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publication May 6, 2019

Timor-Leste Economic Reports

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May 2021 Timor-Leste Economic Report

Charting a New Path

Report Page | Press release | Download report (.pdf)

Key findings:

  • COVID-19 is spreading quickly throughout the country, despite early successes in containing the virus. Meanwhile, flooding and landslides have caused considerable human loss and economic damage. These compounding health and humanitarian emergencies are undermining the economic recovery in 2021.
  • The economy contracted by about 7 percent in 2020, the largest decline since independence. Public health measures and lower consumer confidence weakened private consumption, while political uncertainty in early 2020 undermined public spending – by delaying the approval of the 2020 budget. Moreover, international travel restrictions hampered exports of services.
  • Public expenditure declined by 9 percent in 2020. Capital spending nearly halved, but public transfers increased to support households. Domestic revenues suffered from lower economic activity. 
  • The fiscal deficit eased to 26 percent of GDP – mostly due to lower spending – but remains very large. The deficit was largely financed by withdrawals from the Petroleum Fund.
  • Exports nearly halved, owing to limited travel services but also lower coffee earnings.
  • GDP is forecast to grow by 1.8 percent in 2021, which is lower than the 3.1 projected in October 2020. The economy is expected to recover in the medium-term, but structural constraints will remain an impediment to faster growth. Reforms to boost productivity and competitiveness are critical.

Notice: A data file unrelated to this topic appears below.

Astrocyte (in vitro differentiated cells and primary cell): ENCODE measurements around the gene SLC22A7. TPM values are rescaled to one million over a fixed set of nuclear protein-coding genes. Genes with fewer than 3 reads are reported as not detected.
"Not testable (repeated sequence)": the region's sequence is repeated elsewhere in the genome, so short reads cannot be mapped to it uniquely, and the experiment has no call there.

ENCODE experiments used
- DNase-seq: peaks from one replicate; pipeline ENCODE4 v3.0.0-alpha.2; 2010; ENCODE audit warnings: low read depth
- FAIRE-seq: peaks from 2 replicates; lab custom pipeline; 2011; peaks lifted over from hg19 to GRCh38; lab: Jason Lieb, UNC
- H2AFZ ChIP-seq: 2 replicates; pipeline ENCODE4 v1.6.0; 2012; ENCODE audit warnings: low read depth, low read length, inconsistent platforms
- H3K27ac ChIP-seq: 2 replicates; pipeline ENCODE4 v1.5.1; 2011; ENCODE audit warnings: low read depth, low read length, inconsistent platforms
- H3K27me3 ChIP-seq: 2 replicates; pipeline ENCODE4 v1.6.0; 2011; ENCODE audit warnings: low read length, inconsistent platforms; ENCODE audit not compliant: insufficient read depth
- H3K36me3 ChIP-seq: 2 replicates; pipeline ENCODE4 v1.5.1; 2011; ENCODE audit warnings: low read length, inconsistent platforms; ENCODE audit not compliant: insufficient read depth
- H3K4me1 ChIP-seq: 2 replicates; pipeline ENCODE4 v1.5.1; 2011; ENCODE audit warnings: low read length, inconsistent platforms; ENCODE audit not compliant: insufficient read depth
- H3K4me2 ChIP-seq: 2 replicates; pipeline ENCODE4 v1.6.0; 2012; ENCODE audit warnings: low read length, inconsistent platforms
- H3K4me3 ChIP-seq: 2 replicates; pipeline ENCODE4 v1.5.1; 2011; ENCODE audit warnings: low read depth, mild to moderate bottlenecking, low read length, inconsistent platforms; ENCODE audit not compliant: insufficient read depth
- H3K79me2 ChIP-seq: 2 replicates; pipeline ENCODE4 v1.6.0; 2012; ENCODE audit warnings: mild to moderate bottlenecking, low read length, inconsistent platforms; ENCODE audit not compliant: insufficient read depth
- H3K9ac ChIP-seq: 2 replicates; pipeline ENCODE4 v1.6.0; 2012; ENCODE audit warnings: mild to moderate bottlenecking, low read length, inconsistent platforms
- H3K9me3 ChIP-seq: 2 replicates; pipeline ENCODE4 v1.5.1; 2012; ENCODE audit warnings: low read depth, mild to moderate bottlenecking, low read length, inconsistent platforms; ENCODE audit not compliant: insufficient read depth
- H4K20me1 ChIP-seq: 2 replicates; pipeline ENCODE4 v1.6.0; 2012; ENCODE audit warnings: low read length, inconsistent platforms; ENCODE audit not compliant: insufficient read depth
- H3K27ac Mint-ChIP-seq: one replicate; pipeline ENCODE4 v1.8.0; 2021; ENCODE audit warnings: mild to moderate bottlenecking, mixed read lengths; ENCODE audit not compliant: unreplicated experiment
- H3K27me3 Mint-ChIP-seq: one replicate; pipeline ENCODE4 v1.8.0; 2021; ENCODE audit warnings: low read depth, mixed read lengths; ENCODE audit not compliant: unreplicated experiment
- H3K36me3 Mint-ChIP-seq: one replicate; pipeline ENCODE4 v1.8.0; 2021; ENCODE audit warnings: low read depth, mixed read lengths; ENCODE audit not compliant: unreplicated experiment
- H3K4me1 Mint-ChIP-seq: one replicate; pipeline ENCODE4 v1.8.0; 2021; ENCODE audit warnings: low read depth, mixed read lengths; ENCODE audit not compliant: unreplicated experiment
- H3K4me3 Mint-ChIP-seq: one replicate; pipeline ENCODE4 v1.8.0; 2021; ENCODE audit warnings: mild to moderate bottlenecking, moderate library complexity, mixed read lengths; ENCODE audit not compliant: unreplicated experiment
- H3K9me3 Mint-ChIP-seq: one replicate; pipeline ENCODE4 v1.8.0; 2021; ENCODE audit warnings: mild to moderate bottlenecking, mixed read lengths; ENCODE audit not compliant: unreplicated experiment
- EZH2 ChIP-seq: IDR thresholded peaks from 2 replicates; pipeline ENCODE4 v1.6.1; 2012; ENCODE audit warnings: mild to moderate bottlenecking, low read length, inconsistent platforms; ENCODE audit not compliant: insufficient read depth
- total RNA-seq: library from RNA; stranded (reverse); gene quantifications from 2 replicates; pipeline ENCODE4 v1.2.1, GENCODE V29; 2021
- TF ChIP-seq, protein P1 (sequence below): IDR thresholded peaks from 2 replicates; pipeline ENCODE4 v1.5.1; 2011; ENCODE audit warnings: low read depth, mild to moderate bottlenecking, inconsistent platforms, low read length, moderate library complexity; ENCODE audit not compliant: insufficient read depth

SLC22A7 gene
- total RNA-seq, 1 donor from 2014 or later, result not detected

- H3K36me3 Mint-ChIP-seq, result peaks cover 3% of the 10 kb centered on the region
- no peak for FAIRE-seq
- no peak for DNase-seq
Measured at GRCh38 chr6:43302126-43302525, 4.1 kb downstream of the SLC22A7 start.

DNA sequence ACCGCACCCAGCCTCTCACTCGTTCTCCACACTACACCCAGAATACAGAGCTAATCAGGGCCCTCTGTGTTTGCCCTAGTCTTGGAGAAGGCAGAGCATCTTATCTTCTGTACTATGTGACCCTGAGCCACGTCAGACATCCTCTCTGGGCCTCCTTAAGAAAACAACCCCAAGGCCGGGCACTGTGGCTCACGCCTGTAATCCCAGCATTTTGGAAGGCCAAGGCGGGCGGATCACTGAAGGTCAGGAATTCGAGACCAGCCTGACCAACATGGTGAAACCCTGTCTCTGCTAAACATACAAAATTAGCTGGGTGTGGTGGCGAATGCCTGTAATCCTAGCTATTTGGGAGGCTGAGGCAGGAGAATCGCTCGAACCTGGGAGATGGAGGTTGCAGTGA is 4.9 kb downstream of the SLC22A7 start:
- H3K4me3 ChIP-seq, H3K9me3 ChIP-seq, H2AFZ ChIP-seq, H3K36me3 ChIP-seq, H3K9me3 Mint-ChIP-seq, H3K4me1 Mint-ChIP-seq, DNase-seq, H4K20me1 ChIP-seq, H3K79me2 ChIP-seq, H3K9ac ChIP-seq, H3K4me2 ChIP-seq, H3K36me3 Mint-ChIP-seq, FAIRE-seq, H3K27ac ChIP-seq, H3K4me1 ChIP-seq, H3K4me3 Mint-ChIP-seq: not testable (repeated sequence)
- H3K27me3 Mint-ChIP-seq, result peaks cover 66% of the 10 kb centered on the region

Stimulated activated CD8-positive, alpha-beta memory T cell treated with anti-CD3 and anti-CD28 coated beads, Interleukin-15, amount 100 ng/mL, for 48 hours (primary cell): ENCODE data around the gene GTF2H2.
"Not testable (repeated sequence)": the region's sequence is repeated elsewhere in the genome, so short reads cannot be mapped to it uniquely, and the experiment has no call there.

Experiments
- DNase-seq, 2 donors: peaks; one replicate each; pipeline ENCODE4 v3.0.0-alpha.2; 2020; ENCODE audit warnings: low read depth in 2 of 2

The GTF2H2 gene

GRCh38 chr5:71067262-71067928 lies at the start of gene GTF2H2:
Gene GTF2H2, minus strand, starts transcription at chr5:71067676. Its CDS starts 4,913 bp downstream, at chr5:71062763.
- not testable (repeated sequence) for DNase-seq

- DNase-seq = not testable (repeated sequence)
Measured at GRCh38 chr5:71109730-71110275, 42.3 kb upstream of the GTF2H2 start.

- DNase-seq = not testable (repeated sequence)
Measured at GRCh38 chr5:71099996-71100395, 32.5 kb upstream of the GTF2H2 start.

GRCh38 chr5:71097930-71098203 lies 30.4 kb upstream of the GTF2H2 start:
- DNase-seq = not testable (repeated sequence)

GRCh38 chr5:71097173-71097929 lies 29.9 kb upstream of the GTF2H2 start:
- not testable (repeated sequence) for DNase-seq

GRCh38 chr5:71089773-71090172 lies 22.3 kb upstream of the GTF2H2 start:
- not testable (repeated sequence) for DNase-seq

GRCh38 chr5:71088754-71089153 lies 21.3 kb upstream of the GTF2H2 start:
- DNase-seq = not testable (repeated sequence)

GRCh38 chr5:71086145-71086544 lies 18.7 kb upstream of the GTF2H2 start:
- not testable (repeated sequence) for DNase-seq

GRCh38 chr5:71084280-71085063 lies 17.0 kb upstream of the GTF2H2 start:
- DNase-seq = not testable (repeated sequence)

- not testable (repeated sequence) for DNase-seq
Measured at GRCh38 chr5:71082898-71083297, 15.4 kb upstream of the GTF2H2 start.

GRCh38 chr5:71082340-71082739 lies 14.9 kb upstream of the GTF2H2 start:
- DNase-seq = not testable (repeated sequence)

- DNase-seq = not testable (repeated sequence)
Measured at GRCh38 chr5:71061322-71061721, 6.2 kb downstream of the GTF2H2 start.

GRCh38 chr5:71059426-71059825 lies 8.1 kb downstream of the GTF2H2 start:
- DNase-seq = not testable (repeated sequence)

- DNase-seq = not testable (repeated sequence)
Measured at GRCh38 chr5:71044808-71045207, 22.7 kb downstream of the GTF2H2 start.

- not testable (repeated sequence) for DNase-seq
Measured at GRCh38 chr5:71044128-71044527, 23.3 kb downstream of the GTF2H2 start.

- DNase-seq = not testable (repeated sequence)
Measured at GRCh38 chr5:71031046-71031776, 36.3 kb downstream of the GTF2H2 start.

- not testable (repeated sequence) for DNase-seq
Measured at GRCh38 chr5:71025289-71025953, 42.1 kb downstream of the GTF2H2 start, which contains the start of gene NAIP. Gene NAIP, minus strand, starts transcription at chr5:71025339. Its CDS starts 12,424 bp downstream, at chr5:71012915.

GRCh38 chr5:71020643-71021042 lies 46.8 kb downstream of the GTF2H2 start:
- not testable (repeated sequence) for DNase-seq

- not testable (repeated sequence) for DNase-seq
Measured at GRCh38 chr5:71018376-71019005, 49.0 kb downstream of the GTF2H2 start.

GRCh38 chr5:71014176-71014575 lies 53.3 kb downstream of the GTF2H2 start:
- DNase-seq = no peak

• COVID-19 remains the key risk to the outlook, as it may require prolonged containment measures to avoid large human losses. A swift vaccination rollout is more critical than ever. 

 

October 2020 Timor-Leste Economic Report

Towards a Sustained Recovery

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Key findings:

  • The COVID-19 pandemic and renewed political instability have taken a heavy toll on the economy. The lack of a 2020 budget constrained public spending, while public health measures and voluntary changes in behaviour have weakened private sector activity. However, an 
  • The economic response package – financed through a special fund – provided some relief to households and businesses.
  • Public expenditure declined by 7 percent in the first half of 2020. Spending on capital projects was particularly affected. Domestic revenues suffered from lower economic activity and temporary relief measures (e.g. electricity subsidy).
  • Exports declined by 46 percent in the first half of the year, mainly due to lower travel services. Imports decreased by 20 percent, with services declining further than goods. 
  • Gross domestic product (GDP) is expected to contract by 6.8 percent in 2020 due to the combined impacts of COVID-19 and political uncertainty (earlier in the year). 
  • A second wave of COVID-19 infections is a key external risk to the outlook, while political instability remains the main internal risk. Strengthening health preparedness and building a durable political consensus are important preconditions for a robust and sustained economic recovery.

April 2020 Timor-Leste Economic Report

A Nation Under Pressure

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Key findings:

  • Economic prospects for 2020 have been weighed down by the lack of a state budget for 2020, renewed political uncertainty, and the global COVID-19 outbreak